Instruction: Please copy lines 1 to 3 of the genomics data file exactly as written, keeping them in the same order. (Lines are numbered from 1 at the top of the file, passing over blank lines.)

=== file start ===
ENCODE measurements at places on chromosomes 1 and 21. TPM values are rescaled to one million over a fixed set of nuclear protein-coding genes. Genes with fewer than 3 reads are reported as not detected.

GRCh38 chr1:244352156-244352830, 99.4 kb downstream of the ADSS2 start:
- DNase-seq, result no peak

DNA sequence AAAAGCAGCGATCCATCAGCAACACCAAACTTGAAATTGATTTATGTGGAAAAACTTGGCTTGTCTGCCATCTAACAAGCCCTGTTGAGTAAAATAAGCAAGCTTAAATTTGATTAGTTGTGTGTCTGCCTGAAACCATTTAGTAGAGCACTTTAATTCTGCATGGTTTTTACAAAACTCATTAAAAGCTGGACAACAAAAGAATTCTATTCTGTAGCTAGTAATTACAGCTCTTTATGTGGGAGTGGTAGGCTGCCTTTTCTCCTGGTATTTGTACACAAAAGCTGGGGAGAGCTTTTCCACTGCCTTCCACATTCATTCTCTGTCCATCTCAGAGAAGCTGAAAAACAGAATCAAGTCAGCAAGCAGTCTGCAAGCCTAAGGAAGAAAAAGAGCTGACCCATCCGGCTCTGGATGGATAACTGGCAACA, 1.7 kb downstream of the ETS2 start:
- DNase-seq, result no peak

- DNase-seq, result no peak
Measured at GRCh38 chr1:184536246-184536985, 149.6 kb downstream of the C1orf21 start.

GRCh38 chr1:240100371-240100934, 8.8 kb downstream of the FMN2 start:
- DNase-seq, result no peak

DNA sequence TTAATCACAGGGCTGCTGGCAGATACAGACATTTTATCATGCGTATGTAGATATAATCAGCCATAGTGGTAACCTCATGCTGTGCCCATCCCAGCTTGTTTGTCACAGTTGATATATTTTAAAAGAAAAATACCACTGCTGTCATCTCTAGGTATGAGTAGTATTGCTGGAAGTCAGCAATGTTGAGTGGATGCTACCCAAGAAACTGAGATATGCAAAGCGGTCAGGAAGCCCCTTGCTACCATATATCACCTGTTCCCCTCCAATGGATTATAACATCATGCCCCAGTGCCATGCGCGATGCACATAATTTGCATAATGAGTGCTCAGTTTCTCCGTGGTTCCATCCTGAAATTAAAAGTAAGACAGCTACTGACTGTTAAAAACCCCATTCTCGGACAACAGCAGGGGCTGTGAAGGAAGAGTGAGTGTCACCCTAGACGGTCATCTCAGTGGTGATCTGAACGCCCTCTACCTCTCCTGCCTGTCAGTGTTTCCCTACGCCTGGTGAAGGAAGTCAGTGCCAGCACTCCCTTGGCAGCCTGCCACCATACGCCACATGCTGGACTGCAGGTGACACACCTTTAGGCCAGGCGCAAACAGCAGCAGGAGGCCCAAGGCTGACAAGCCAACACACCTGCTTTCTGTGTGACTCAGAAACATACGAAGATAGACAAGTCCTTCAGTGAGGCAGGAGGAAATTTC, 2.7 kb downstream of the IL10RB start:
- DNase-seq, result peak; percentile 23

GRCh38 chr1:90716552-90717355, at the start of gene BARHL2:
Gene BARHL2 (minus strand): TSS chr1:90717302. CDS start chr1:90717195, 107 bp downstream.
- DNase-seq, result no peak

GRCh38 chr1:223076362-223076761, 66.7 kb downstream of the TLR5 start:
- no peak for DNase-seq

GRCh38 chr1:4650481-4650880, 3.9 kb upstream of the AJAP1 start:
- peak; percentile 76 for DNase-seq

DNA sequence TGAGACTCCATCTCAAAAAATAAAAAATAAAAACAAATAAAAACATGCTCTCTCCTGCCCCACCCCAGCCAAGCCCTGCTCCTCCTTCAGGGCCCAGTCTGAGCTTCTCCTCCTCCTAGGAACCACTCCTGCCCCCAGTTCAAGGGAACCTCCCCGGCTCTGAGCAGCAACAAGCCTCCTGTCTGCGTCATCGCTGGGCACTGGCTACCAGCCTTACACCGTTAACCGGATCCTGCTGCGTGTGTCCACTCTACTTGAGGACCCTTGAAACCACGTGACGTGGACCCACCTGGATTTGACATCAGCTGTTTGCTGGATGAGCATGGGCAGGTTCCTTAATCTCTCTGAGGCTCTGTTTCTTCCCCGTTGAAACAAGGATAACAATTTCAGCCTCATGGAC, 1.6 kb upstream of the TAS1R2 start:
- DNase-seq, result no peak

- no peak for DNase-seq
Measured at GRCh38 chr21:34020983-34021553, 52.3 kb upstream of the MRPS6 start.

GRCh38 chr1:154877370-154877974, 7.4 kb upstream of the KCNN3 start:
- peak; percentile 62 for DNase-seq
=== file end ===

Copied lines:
ENCODE measurements at places on chromosomes 1 and 21. TPM values are rescaled to one million over a fixed set of nuclear protein-coding genes. Genes with fewer than 3 reads are reported as not detected.

GRCh38 chr1:244352156-244352830, 99.4 kb downstream of the ADSS2 start:
- DNase-seq, result no peak